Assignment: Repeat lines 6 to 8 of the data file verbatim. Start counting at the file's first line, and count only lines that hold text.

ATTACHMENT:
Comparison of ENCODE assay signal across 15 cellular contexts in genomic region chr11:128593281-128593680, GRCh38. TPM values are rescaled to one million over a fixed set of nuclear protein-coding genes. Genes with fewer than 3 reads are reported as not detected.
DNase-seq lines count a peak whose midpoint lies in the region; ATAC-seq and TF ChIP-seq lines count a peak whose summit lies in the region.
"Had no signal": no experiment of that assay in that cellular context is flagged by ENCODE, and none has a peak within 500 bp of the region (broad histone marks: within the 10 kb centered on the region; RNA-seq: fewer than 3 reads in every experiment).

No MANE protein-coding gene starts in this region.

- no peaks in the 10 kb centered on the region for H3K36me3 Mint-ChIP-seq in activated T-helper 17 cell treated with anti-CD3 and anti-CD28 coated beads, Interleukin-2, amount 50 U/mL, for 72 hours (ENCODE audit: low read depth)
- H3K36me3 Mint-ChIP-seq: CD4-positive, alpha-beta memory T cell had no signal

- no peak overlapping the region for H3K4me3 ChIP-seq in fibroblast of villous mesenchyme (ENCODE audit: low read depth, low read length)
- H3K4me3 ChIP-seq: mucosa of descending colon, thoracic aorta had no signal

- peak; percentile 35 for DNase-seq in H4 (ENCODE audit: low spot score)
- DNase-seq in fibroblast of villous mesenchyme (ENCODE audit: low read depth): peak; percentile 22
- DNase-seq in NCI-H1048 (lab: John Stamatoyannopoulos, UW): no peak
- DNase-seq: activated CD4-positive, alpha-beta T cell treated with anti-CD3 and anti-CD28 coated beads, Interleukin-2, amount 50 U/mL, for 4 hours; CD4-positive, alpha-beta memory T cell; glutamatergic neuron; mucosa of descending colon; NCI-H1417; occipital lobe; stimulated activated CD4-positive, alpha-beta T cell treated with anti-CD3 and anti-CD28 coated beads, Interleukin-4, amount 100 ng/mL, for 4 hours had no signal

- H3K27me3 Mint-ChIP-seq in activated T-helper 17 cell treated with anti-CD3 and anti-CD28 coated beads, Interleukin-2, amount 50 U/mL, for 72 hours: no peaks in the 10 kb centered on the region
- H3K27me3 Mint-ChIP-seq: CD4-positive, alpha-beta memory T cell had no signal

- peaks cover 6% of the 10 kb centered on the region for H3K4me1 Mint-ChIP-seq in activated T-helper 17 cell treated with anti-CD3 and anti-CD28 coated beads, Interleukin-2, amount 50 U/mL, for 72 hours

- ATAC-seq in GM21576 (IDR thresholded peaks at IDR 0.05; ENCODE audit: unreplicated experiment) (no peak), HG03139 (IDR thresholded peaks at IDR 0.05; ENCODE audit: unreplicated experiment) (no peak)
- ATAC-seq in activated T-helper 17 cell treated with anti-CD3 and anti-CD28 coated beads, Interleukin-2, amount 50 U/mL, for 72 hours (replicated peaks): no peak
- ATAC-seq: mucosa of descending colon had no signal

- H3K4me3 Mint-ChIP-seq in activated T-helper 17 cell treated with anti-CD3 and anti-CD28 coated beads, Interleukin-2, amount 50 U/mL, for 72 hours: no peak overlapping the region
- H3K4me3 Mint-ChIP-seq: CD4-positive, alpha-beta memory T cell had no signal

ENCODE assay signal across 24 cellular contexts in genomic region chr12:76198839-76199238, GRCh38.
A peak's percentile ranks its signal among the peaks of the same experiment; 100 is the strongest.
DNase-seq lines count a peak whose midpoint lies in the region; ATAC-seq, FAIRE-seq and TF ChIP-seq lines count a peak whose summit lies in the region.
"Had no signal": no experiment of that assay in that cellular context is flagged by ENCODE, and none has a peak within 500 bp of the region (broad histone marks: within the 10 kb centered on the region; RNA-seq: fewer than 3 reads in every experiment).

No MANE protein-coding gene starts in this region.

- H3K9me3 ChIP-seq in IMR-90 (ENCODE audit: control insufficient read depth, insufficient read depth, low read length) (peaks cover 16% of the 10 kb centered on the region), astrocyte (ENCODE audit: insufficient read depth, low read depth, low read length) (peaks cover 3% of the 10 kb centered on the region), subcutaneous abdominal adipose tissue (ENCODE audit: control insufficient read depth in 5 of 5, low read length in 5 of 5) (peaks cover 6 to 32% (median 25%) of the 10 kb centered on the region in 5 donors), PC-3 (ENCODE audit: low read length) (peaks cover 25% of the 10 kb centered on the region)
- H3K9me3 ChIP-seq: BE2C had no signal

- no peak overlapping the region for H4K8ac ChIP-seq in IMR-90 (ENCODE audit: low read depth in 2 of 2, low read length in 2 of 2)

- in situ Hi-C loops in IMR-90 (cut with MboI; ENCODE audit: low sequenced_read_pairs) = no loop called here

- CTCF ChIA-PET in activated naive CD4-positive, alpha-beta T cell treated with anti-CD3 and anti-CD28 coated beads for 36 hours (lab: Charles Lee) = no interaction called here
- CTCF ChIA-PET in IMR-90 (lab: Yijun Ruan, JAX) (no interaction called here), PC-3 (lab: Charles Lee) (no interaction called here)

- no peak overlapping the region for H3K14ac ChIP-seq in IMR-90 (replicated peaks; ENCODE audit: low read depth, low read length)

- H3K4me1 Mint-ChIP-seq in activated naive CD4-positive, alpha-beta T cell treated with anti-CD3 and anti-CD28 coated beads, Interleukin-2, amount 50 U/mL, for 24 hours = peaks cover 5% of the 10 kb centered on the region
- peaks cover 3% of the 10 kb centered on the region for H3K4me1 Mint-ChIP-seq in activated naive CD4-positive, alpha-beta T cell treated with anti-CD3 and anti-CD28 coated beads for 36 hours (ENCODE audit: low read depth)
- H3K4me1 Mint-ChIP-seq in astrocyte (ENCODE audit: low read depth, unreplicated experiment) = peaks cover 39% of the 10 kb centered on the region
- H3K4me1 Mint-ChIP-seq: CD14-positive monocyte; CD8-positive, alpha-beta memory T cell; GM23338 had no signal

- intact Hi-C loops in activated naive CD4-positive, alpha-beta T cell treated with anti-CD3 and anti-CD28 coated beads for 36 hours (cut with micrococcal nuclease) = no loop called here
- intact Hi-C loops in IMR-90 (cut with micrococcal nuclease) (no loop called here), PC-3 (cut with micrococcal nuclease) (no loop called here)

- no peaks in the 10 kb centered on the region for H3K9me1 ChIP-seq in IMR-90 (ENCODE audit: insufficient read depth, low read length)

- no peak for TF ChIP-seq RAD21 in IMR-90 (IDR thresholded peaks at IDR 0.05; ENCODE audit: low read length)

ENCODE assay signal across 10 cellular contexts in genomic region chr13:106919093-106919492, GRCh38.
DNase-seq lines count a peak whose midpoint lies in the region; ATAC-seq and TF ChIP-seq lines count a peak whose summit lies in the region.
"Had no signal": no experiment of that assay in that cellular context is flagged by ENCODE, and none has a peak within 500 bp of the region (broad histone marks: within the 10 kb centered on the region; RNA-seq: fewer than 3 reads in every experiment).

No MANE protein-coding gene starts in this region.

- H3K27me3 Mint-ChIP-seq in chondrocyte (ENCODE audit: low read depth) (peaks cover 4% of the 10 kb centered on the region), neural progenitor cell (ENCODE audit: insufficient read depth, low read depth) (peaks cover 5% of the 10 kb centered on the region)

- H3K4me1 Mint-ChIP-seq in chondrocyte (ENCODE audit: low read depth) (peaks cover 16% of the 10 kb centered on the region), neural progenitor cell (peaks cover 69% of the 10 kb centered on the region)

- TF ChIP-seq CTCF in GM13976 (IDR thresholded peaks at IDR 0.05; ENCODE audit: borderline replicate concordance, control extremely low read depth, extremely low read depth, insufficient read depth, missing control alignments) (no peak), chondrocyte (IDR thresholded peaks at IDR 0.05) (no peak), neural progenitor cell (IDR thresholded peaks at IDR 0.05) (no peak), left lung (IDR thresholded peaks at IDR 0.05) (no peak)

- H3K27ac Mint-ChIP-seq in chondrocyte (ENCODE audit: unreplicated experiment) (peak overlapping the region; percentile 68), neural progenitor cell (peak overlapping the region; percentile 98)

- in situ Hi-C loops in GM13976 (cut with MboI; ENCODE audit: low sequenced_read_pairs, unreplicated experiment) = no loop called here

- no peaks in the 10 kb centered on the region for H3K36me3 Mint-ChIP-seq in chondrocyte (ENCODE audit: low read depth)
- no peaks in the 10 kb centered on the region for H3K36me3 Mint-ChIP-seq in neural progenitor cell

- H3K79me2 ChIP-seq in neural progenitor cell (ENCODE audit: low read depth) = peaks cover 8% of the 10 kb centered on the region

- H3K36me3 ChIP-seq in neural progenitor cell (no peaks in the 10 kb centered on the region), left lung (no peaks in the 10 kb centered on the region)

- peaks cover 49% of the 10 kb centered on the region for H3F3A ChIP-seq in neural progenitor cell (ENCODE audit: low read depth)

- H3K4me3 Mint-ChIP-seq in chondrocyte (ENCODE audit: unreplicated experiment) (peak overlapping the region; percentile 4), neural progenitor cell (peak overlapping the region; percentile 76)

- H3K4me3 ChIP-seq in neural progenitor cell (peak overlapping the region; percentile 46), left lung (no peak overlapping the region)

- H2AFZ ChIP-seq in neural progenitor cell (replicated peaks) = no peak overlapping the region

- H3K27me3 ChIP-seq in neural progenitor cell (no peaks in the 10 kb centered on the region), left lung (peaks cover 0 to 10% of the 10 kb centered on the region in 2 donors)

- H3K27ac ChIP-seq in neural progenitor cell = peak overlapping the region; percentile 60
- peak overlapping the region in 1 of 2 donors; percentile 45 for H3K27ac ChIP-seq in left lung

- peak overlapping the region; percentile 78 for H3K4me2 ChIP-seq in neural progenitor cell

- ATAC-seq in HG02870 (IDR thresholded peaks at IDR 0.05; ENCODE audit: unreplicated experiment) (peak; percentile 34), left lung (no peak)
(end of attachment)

- H3K36me3 Mint-ChIP-seq: CD4-positive, alpha-beta memory T cell had no signal

- no peak overlapping the region for H3K4me3 ChIP-seq in fibroblast of villous mesenchyme (ENCODE audit: low read depth, low read length)
- H3K4me3 ChIP-seq: mucosa of descending colon, thoracic aorta had no signal